I would not be a true fan of Barbara Gordon if I weren’t at least peripherally aware of the DC Super Hero Girls (2015 – 2018). Aimed at young girls and with an accompanying toy, costume and clothing line, the web series focuses on the female characters of the DC universe in a decidedly family-friendly way.
The bottom line: they’re cute, the easter eggs are fun for fans and the original cast from the animated Teen Titans series reprise their roles when their characters are featured.
Those aren’t what I want to talk about this week.
While procrastinating this weekend, I managed to stumble upon a series of shorts under the same name but with a very different tone and art style. I love them.
This iteration of “DC Super Hero Girls (2019 – )” was developed by Lauren Faust as a television series for Cartoon Network. The first season is currently available on Netflix — pending further bouts of procrastination for investigation by this reporter — and a series of “Super Shorts” is available on YouTube.
Faust is also responsible for the series of shorts “Super Best Friends Forever” that I loved instantly for their inclusion of Donna Troy/Wondergirl and still find entertaining with their quirky look at the more tedious aspects of being a superhero and a teenage girl.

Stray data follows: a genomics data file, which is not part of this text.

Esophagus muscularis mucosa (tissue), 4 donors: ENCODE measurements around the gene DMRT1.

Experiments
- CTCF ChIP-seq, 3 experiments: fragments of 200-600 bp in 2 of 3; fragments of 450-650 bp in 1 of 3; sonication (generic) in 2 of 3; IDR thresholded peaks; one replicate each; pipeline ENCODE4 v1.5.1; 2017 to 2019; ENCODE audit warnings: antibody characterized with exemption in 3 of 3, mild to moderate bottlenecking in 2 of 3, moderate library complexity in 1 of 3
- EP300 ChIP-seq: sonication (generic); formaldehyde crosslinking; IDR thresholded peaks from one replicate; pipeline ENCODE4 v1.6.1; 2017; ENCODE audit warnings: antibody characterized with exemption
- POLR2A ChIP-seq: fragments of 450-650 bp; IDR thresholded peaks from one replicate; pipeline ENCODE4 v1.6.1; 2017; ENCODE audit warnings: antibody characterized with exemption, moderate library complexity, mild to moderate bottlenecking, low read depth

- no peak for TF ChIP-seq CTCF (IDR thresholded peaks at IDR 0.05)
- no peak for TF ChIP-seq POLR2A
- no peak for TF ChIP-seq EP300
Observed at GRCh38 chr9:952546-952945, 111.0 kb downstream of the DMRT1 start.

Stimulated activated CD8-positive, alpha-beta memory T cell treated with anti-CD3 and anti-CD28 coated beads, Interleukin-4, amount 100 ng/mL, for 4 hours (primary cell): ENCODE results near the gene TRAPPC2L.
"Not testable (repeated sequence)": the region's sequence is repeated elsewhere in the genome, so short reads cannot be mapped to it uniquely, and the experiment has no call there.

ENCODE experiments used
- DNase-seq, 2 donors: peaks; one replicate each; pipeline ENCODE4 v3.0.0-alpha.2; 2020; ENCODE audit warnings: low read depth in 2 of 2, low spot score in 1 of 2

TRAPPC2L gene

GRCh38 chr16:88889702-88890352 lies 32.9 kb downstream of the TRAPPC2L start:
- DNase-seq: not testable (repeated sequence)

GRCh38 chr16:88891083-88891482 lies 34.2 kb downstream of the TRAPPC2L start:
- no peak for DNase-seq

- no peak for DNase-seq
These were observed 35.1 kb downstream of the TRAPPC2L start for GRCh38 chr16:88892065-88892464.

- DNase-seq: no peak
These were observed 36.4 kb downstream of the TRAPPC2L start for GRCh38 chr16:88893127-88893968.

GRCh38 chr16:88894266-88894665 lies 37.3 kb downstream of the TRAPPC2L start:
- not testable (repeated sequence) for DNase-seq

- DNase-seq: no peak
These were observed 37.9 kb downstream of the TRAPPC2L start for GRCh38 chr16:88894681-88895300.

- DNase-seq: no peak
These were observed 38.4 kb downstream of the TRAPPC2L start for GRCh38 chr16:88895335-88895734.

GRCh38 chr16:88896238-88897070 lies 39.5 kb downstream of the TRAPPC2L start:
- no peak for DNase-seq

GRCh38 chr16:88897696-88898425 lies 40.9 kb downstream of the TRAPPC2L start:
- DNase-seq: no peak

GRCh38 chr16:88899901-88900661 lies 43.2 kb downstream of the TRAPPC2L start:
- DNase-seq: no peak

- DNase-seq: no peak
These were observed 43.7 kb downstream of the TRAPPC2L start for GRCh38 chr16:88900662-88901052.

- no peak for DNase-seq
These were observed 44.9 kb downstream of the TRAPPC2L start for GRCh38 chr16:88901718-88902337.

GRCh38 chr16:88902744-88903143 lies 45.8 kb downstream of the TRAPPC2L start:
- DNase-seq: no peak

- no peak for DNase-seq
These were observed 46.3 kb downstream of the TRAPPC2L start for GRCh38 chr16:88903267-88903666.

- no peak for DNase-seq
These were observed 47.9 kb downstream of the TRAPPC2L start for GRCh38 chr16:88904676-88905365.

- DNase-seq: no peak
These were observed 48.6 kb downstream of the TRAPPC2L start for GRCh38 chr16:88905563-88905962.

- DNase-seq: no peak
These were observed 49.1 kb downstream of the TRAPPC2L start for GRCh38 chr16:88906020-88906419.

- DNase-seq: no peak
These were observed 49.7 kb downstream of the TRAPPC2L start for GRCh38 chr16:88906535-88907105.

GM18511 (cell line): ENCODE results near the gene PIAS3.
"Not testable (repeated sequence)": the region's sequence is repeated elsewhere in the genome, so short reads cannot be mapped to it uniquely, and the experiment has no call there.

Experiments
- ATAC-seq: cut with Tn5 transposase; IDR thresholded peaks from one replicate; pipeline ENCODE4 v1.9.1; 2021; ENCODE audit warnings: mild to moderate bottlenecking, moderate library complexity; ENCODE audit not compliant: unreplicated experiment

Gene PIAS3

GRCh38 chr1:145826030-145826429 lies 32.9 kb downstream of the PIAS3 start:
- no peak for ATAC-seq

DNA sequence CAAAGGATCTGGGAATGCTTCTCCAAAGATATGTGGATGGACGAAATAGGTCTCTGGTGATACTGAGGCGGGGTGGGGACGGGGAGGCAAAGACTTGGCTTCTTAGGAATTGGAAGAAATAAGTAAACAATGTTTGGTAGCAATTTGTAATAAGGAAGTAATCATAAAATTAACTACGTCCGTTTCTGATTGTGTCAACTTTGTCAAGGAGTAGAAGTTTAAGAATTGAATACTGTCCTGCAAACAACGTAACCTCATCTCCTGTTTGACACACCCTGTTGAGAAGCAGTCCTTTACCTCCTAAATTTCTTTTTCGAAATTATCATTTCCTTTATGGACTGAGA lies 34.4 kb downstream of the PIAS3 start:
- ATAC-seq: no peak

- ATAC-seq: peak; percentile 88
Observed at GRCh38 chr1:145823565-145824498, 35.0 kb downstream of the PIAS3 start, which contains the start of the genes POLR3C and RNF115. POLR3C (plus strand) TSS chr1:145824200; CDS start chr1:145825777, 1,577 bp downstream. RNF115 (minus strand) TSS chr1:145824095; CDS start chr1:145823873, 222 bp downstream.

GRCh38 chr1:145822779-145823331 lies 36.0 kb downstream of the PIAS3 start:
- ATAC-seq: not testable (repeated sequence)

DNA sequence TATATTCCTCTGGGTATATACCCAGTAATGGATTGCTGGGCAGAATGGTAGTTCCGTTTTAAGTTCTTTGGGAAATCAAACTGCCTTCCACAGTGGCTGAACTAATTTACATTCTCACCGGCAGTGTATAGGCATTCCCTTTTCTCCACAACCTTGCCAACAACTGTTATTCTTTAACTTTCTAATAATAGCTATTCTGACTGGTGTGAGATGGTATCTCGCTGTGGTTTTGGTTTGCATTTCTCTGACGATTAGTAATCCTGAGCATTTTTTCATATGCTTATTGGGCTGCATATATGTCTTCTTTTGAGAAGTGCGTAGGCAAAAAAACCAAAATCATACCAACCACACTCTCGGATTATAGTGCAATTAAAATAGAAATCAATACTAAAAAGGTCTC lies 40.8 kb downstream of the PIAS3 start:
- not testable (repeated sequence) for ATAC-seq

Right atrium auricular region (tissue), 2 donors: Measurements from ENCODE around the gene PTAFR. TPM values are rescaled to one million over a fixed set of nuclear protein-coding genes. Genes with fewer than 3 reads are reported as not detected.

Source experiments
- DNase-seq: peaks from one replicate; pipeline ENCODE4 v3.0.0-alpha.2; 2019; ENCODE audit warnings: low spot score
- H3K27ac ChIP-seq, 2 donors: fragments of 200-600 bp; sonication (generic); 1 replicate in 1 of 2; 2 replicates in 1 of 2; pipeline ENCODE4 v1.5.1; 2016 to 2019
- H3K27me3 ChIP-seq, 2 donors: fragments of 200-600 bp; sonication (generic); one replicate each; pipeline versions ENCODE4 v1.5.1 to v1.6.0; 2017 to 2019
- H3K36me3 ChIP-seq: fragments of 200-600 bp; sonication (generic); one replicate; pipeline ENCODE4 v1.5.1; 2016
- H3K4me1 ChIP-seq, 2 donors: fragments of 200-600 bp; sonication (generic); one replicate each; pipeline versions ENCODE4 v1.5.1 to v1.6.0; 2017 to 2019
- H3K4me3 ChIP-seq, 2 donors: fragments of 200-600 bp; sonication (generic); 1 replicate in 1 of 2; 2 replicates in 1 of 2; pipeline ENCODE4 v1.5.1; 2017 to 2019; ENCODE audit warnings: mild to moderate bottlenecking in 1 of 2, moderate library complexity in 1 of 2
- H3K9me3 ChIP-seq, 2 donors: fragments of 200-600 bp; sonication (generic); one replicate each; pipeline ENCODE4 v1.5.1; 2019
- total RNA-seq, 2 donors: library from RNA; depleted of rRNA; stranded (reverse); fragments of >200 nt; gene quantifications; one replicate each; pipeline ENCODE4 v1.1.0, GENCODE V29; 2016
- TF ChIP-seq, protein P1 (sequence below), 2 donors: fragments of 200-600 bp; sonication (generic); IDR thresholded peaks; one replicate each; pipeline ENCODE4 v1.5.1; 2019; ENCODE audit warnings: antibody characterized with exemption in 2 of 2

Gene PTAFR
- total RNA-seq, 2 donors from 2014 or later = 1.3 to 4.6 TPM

The new series has that same tone. The shorts show the daily struggles of Batgirl, Supergirl, Wonder Woman, Bumble Bee, Green Lantern Jessica Cruz and Zatanna as high schoolers, with various other DC characters being featured on occasion.
Unlike other animated shows featuring young heroes, it focuses on the characters’ flaws and celebrating them. There’s no rush to save the day and more often than not the characters are shown using their powers in monotonous, almost selfish ways: Batgirl rushes to hide the hamster she’s caring for from the health inspector at her after school job. Supergirl gets injured and makes Wonder Woman help care for her long after she’s healed. The Flash uses his superpowers to deliver cake and destroys it in the process.
By exaggerating aspects of each character’s personality it comes off almost as a satire. A loving and well written one at that. More than anything, it’s these little slices of domesticity that really showcase the characters and make these goofy shorts great.
Comics have been getting increasingly grim and dark in the name of trying to be taken seriously, whatever that means, and relying on shock value to boost sales. You can only kill Robin so many times though and the characters have become one dimensional in favor of convoluted plots.
This new “DC Super Hero Girls” provides the fun and character driven stories that its comics origin is sorely missing. I recommend giving them a search the next time you need a break from studying, if only for the tongue-in-cheek nod to the 1966 Batman film and its “Shark Repellent Bat-Spray.”